Doggie Daycare Jobs

Being a doggie day care provider requires not only loving dogs and enjoying their company, but also sales and retail experience, marketing skills, management experience, business savvy, good juggling skills, physical ability (both running your own business and running after dogs all day is tiring!), and a desire to be hands on.

While almost anybody can get or create doggie day care jobs, in order to have a successful business and happy clients, it’s best to cover the basics.

Doggie Daycare Jobs will Have you Working with Dogs of all Breeds and Sizes

First, get a business license in the city in which you will be operating. Second, look into and purchase insurance (for yourself, your facility and/or home, or any employees you may need).

If you’re going to operate out of your own home, you should also look into your city/county ordinances regarding both operating a business in a residential neighborhood, as well as any restrictions regarding the number of pets allowed at one home at one time. If you decide to operate on a larger scale, you’ll need to find a facility that offers indoor and outdoor space for the dogs.

The best doggie day care facilities have space for group play (indoors when the weather is bad, and outside when it’s nice), room for enough dog runs for timeouts, and, if possible, extra space to segregate the dogs into groups according to size and or sociability.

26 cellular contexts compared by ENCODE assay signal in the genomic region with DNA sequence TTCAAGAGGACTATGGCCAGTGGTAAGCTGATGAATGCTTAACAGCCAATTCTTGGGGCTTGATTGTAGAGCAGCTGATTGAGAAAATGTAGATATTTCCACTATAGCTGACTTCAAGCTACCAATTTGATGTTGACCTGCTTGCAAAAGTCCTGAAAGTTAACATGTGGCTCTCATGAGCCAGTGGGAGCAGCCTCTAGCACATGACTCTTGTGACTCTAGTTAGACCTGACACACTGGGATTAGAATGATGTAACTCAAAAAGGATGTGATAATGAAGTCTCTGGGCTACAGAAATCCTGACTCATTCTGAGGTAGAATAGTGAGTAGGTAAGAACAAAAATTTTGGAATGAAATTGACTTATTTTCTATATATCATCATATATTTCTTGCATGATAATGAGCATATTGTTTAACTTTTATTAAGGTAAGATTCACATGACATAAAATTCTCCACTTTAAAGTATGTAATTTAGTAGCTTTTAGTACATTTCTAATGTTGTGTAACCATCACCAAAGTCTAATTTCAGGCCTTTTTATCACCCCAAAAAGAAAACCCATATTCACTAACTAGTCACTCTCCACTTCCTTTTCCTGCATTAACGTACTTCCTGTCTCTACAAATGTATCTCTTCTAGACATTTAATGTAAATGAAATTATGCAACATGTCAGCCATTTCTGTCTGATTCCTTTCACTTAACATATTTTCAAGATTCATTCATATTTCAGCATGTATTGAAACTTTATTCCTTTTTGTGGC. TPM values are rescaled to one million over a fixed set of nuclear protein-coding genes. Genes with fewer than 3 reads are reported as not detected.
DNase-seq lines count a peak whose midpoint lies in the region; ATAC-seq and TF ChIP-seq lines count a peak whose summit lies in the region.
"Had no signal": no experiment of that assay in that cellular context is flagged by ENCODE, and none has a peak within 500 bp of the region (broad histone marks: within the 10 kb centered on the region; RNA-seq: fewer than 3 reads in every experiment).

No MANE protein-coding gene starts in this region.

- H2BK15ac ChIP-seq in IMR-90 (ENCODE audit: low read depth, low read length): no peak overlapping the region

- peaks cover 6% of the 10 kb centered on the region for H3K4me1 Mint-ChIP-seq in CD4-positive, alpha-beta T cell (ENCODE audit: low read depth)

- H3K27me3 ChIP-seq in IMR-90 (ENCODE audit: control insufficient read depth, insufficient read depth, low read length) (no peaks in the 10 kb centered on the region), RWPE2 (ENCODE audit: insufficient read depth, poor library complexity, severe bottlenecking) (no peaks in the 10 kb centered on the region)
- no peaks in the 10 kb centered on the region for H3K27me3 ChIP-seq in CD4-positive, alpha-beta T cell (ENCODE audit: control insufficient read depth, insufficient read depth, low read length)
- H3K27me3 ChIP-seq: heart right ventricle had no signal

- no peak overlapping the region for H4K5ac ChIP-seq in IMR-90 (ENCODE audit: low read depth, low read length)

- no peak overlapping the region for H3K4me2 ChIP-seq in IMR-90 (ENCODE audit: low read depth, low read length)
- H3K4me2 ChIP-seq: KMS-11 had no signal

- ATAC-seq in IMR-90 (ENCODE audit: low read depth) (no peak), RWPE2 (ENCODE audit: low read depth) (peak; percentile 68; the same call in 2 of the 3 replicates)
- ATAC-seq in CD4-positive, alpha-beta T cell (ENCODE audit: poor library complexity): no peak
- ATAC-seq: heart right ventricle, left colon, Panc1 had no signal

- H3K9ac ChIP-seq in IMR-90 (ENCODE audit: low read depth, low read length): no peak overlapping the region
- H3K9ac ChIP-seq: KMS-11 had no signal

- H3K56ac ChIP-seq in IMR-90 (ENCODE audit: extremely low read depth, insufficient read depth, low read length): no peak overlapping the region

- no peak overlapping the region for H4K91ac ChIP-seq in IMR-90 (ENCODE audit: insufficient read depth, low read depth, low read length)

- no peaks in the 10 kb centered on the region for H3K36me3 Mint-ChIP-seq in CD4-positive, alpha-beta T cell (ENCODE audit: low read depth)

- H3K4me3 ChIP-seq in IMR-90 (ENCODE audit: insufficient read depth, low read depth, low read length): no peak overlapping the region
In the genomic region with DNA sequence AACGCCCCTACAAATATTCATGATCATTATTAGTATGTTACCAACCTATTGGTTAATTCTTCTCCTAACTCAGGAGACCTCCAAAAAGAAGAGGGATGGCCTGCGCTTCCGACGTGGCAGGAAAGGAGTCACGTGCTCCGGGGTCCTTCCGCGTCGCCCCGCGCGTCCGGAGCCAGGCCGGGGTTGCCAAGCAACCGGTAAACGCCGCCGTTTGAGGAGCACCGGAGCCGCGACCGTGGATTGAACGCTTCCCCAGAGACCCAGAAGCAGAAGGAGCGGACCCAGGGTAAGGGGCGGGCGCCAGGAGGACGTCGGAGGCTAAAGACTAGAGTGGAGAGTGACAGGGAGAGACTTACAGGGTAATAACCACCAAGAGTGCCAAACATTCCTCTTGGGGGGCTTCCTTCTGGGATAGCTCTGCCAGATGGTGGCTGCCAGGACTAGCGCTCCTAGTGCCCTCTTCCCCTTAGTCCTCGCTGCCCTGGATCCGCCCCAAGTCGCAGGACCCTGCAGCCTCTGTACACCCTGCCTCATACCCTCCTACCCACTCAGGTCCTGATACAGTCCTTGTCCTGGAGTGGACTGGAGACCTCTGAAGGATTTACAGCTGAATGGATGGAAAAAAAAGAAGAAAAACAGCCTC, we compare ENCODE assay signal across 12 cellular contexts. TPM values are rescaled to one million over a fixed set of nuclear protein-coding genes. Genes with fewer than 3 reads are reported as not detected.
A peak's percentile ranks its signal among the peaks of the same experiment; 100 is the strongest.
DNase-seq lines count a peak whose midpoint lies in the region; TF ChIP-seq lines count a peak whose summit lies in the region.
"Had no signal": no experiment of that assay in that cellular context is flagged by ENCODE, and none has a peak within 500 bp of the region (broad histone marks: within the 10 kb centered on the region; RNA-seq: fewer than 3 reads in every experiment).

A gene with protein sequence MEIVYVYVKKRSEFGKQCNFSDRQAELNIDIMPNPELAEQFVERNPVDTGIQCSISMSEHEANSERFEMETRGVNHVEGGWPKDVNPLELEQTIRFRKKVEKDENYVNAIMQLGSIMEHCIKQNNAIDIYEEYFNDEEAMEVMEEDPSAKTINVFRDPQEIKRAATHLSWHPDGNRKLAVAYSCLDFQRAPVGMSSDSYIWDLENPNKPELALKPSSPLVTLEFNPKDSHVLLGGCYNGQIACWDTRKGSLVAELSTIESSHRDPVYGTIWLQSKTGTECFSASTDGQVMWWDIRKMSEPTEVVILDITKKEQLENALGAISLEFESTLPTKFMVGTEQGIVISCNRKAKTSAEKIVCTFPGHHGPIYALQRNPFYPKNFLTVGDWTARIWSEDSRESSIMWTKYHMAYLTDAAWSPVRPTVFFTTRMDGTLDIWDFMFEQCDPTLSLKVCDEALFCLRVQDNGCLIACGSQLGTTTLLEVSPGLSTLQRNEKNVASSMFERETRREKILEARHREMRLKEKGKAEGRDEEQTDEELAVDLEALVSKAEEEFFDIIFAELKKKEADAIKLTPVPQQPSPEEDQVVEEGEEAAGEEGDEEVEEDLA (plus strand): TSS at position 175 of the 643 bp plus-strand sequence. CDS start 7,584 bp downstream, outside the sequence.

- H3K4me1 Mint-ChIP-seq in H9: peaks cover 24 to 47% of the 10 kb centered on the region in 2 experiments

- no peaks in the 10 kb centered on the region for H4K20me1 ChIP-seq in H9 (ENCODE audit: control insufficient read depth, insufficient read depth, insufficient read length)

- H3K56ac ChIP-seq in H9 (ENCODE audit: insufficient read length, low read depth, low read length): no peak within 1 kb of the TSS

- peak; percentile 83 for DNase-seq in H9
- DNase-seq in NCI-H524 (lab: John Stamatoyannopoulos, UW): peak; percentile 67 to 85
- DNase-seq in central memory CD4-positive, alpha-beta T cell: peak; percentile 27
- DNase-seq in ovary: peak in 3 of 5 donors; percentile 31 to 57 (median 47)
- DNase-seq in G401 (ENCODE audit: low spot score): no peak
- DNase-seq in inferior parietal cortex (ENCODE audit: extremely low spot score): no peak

As a day care provider, you can certainly set your own hours, but if you expect to service clientele who work during the day, you will most likely be working long days (opening early in the morning before the work day starts for most people, and staying open well into the evening to allow those people to come get their pets after work).
Also, the more hours you are open and/or flexible you are in your schedule, the more likely that clients will use your service.

Some doggie day care providers either offer other services, such as grooming, obedience training, massage and walks, or they subcontract these services out by partnering with groomers, dog walkers, massage therapists or trainers to become a one stop shop. Obviously, a big part of running a doggie day care center is sales, both selling your services, cross selling, and even possibly selling products such as collars, leashes and treats.

There are ultimately two ways to go about running your doggie day care center-you can go it alone, as in start your business yourself, do all the work and/or hire staff, or you can buy into a franchise such as Camp Bow Wow or Central Bark USA, the benefits of which include a proven brand name, training and ongoing business support.

Doggie day care jobs can be lucrative, if you have the proper facility to maintain lots of dogs at one time. However, keep in mind that typically, doggie day care providers do not charge by the hour but by the day. To keep costs reasonable, most don’t charge above $50 per day (and that’s a high for trendy areas such as NYC and LA), and most average about $25 to $30 per day per dog.

Over the last couple of years a new option for making money dog sitting have emerged. Now you can do dog sitting without setting up a actual dog sitting site and jumping through the hoops you would need to to start your own doggie day care business. Two companies are leading the way in helping you do this by matching people who need their dogs taken care of with those who want to host and or feed and walk dogs. Check out both DogVacay and Rover.

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